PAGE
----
It’s on your website, and it’s in your handbook. You’ve heard an executive say it to a crowded room. It’s just vague enough that it’s hard to disprove, but doesn’t really commit the company to anything.
Want to get the attention of everyone at the table? Ask this:
What’s the last major program we launched to optimize this asset?
Because, consider the attention paid to making your other assets perform:
- Real estate. If extra space can be rented out, someone has figured out how to rent it out.
- Vehicles. We track mileage, have a set rotation for who gets a new vehicles, and bad things happen if you wreck one.
- Patents. Lots of non-competes, and lots of lawyers.
- Equipment. Someone knows the serial number of your laptop, and when you’re due for an upgrade; there’s a whole staff around for fixing your computer problems!
So, is your “human asset” getting the attention of all the other assets in your organization?
HR novices try to help improve their company’s human resources through moral persuasion. A training program will make us better! A bigger 401k match will attract better employees! We need more vacation because people complain about our current plan!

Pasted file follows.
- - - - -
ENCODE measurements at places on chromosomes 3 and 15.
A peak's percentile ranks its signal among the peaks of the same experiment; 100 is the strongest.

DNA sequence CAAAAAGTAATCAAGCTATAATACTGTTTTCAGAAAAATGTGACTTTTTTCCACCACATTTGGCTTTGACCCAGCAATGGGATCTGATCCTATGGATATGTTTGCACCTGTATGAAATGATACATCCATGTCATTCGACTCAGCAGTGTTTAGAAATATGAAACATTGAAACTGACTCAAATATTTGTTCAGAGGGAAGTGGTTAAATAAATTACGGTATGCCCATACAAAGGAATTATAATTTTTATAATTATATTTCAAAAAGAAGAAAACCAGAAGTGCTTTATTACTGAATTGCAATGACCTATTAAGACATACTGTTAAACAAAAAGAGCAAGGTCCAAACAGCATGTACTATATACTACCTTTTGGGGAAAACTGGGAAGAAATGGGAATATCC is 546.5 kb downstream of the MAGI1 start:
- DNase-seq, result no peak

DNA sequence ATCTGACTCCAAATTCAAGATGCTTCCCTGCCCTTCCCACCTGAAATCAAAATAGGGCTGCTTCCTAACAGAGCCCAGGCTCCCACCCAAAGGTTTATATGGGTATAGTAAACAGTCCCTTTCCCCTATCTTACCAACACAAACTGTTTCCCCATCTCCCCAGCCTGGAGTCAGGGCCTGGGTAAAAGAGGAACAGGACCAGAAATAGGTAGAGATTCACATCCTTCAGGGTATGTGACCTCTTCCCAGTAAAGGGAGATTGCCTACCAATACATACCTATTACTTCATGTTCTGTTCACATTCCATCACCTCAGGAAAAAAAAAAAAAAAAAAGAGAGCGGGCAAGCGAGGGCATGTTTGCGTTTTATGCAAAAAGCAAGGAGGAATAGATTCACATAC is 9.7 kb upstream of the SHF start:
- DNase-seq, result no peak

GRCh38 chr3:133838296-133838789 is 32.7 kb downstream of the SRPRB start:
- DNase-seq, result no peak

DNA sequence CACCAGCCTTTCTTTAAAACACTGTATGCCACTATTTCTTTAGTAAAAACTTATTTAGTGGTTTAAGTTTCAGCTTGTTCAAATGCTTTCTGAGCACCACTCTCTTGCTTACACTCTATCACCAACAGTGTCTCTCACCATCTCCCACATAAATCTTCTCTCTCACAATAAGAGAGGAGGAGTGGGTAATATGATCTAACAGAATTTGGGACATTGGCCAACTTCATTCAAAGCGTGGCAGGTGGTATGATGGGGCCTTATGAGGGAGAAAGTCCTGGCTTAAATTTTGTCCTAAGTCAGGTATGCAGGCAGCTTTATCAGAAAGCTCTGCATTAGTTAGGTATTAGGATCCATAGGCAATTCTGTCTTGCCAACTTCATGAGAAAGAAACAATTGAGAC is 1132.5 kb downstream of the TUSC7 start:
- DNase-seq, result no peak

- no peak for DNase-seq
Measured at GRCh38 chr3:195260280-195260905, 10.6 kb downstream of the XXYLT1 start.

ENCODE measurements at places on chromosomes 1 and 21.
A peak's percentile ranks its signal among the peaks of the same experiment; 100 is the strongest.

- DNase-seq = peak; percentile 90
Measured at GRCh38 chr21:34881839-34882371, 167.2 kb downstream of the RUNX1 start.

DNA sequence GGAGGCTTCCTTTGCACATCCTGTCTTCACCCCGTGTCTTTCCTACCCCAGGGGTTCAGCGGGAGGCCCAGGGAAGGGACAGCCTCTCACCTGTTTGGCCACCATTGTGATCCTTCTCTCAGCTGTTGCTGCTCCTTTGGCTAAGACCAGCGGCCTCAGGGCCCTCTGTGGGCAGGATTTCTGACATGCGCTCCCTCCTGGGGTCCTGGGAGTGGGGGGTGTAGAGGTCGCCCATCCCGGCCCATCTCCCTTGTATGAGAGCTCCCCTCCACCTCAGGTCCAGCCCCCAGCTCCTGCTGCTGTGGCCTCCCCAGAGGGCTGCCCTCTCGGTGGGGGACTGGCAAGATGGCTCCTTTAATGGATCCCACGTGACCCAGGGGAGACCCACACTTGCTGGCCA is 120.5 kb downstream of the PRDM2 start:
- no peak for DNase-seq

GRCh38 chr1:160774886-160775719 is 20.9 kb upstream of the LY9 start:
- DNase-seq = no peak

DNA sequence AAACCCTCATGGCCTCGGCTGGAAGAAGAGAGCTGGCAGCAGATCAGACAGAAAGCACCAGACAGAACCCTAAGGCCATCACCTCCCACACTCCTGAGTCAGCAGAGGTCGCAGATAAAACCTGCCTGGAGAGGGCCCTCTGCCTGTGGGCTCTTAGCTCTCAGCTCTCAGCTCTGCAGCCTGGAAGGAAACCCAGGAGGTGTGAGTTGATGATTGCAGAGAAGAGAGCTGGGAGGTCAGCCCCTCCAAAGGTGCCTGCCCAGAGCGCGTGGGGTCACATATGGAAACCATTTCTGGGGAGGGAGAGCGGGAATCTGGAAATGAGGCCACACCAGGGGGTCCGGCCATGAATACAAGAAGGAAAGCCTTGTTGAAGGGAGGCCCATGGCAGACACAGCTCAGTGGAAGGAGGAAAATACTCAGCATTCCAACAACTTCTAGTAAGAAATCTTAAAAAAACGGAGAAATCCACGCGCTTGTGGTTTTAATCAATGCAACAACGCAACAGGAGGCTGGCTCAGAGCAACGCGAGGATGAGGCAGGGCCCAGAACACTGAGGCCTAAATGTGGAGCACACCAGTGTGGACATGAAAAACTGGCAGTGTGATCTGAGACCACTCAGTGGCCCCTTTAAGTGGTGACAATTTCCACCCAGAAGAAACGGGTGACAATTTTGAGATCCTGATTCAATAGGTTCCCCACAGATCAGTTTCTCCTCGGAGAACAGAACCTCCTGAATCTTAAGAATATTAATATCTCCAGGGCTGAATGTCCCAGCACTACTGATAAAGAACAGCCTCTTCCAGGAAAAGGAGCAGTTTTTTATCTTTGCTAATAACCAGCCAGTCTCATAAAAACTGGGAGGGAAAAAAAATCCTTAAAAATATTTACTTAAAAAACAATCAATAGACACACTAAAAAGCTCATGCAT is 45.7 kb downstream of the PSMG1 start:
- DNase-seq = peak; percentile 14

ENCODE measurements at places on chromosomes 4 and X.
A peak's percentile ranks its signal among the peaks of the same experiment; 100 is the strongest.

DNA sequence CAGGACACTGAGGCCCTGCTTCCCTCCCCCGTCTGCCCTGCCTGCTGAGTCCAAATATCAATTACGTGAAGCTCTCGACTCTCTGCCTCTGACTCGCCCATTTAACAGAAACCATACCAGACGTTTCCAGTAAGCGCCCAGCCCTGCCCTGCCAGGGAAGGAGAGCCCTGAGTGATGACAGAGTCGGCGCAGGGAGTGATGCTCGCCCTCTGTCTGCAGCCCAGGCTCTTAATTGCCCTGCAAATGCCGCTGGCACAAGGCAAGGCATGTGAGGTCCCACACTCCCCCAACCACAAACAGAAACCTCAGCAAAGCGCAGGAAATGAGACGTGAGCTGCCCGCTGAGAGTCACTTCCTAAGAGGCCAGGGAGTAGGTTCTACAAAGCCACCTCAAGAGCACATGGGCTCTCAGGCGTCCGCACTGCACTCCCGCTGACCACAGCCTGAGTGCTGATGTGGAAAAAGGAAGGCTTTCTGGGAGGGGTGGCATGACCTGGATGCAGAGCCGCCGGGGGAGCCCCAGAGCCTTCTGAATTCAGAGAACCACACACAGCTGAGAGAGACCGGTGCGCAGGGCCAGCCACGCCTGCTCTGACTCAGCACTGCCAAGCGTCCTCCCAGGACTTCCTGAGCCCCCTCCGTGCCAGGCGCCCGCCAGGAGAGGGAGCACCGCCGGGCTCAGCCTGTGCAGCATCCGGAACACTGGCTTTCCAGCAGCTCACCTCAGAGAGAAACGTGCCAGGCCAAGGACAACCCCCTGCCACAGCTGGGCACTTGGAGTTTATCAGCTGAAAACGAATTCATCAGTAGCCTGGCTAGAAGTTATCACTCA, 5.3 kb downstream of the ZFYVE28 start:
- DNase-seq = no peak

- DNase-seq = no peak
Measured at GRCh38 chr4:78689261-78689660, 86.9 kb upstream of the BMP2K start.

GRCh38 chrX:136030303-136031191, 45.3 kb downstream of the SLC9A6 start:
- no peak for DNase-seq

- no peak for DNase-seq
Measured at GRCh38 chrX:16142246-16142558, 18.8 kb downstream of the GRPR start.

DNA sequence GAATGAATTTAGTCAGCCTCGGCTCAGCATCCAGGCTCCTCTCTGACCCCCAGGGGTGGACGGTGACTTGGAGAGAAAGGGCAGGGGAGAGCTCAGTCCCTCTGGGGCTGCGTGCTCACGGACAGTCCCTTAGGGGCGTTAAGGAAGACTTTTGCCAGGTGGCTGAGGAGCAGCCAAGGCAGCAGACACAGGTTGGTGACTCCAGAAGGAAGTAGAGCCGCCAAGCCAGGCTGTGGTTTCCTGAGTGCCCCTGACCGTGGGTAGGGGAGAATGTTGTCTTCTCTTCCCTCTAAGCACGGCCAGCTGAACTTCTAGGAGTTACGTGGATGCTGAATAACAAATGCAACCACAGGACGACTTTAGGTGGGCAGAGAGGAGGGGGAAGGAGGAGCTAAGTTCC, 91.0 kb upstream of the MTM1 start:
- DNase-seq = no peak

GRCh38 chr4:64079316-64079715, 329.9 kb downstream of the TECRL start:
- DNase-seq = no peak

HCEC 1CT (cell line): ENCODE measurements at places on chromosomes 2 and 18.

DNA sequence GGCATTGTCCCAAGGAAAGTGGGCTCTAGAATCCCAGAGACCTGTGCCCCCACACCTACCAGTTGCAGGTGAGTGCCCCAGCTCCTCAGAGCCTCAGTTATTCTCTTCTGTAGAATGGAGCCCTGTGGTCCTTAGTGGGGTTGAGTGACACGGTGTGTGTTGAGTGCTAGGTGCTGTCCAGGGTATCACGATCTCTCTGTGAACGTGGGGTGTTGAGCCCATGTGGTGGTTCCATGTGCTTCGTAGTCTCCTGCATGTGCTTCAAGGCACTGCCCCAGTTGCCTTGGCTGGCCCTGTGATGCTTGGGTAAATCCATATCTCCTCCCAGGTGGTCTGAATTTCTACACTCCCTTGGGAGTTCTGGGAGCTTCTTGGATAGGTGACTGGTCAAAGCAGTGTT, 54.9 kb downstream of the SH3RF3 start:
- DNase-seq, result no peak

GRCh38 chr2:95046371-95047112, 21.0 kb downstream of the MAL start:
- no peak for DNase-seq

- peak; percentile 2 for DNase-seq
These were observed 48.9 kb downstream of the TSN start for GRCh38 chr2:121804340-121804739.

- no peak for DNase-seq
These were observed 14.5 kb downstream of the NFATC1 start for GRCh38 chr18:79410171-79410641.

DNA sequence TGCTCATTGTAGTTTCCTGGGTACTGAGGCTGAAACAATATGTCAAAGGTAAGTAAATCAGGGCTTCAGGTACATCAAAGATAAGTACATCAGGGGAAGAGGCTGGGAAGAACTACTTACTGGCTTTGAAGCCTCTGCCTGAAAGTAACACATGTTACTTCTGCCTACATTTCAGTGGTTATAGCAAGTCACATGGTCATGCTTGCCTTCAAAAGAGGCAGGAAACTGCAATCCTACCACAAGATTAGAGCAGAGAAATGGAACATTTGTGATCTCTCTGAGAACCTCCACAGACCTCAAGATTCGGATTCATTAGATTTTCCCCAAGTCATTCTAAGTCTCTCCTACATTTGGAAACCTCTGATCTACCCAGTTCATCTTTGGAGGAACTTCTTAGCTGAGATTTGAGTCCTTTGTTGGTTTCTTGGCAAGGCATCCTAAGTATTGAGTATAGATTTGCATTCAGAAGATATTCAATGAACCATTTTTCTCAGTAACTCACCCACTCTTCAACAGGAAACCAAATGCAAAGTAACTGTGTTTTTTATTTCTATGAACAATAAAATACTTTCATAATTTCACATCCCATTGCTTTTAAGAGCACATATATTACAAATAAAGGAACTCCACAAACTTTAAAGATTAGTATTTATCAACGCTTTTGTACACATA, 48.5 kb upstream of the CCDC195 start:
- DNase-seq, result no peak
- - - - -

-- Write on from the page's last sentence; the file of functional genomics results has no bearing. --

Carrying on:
No other asset manager in your company works this way. Your facilities people will justify upgrades to the parking lot or a new wing based on additional revenue or lower cost. Everyone else is working the same way — there’s a return on the investment in the asset.
You can get some traction with the people who control funds by talking about improving your employee asset. However, you’d better be able to talk about employees as an asset! If you can’t explain how your program reduces costs, or increases revenue, it’s a non-starter. Assets, even human ones, don’t work that way.